But Maryz, either of your theories could be true but neither makes any difference does it? They knew they were carrying drugs, it seems unlikely they were coerced. The fact that there may have been an element of "set up" behind the scenes doesn't alter the facts.

Maryz Mon 26-Aug-13 12:59:05

That's why, Carpe, I have a sneaking feeling (based on very little logic) that the explanation that another even more massive haul was going through at the same time holds water.

If you wanted to pass through a couple of deals at the same time, why not use the frightened, easily caught, gullible foreigners to distract the attention of the police.

Of course there is another theory - again, completely made up with no evidence whatsoever, that the police in Peru needed a big haul to "prove" to the international community that they were doing something. I think there has been a suspicion for some time that the authorities in some of these airports are taking backhanders to let drugs through.

There are so many possibilities. Including that the girls knew exactly what they were doing and were just conscience-less money grabbers. I suspect we will never know.

cumfy Mon 26-Aug-13 12:46:57

Havung watched the footage of them very carefully I get the impression the dark haired girl is a completely different kettle of fish to the other.

I thought this too ......

But I think that McCollum is the "ringleader".

janey68 Mon 26-Aug-13 11:15:28

Reviewing how messages are conveyed to the susceptible is valid- and indeed, necessary, periodically. But a balance needs to be maintained, and excessive hand wringing and scrutinising of why oh why did these two women agree to carry drugs is IMO misplaced.

Unfortunately there will always be some people who won't take on board the message- and this applies to other crimes such as drink driving too. Whether its a feeling of invincibility, an inability to connect the dots and see the consequences for other people, not coping well with being outside their usual social context or just being plain thick.. or more likely a combination of all these factors and more... The reality is that these women won't be the last to be in this situation. It happens with depressing regularity, and is often high profile in the media. That last point is pertinent: it often strikes me that the accessibility of the media for young people today means that can never be any 'excuse' of not having heard the message. (Not that it would be an excuse: I knew when I traveled as a teenager many years ago in pre-Internet days that you don't carry unknown luggage for anyone.)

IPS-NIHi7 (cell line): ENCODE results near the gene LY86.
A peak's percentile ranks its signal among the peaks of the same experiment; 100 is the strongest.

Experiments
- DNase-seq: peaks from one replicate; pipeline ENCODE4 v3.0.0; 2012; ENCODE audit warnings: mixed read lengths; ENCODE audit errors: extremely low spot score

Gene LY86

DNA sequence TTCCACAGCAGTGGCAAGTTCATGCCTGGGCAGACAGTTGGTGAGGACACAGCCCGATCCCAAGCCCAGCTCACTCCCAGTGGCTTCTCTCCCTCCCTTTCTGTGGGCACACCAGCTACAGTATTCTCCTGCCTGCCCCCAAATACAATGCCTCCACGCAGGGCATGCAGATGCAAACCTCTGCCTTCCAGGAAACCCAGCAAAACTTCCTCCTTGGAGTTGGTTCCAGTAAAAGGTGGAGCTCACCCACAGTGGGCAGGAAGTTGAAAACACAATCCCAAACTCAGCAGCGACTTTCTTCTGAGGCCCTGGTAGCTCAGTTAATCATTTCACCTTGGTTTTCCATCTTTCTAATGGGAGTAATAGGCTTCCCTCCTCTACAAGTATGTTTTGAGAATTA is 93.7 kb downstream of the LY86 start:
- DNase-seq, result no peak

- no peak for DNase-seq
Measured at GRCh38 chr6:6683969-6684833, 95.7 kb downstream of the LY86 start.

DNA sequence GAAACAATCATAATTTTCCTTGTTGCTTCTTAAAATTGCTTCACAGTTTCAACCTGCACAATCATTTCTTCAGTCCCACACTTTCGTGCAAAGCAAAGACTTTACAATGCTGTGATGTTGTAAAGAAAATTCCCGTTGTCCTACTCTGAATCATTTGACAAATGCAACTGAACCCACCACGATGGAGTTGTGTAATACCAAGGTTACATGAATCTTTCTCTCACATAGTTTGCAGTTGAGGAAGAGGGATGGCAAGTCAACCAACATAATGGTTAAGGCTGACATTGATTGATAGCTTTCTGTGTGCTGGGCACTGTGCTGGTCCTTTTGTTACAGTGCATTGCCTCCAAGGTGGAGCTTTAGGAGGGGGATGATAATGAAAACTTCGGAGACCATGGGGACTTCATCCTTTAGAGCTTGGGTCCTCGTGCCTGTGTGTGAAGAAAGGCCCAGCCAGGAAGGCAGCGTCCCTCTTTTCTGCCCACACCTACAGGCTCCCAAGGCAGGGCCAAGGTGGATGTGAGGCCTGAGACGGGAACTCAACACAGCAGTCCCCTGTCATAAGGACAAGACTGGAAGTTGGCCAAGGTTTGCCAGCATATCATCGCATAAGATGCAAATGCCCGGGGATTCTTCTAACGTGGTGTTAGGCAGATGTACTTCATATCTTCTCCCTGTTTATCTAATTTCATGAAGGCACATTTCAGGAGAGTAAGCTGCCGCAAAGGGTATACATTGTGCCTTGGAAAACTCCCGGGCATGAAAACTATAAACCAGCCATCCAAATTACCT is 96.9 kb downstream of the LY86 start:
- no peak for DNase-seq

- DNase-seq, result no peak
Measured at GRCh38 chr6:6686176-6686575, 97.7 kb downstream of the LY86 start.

Maybe some people think that sounds harsh, but I think it's realistic. It doesn't matter how you convey the message, or how often you do it, there will always be some people who ignore it- whether that's because they're gullible, or idiots or anything else. It brings to mind the various campaigns against drink driving over the years... Some have been more successful than others- which is why reviewing how information is conveyed is important- but no campaign has completely eradicated drink driving because unfortunately there is a minority who for whatever reason choose to ignore the message

Actually the parallel with drink driving is one which makes a lot of sense to me. Yes, these women have severely fucked up their futures, but my sympathy lies more with their parents and with others who may be impacted by it. For all we know their extended families could be fearful for themselves and their children right this minute. All that stuff about the families being threatened... Whatever the truth of it, it's a shit situation for everyone connected to those two women. And that's quite aside from the whole despicable drugs industry and the damage it causes both directly and indirectly.

CarpeVinum Mon 26-Aug-13 10:54:55

Anyway, there are so many poor, desperate and gullible people willing to drug smuggle, I find it hard to believe that an international crime ring would target and kidnap these two, fly them through two international airports, threaten family who are thousands of miles away (where their cartel is at best weaker if not wholly non existent) and march them around forcing them to pose for happy photos before loading them up with 11kg of cocaine. Even drug barons like an easy life. They coukd have got a local to do it, probably for less than the cost of the flights to Peru for the pair of them.

That's why I don't find it hard to believe they were first timers.